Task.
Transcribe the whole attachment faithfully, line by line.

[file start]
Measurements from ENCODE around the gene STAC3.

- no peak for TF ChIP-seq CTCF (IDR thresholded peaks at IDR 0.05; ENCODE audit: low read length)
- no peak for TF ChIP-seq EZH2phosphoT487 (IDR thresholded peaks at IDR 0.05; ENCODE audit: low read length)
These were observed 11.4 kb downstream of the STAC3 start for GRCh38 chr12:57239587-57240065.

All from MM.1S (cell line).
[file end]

Measurements from ENCODE around the gene STAC3.

- no peak for TF ChIP-seq CTCF (IDR thresholded peaks at IDR 0.05; ENCODE audit: low read length)
- no peak for TF ChIP-seq EZH2phosphoT487 (IDR thresholded peaks at IDR 0.05; ENCODE audit: low read length)
These were observed 11.4 kb downstream of the STAC3 start for GRCh38 chr12:57239587-57240065.

All from MM.1S (cell line).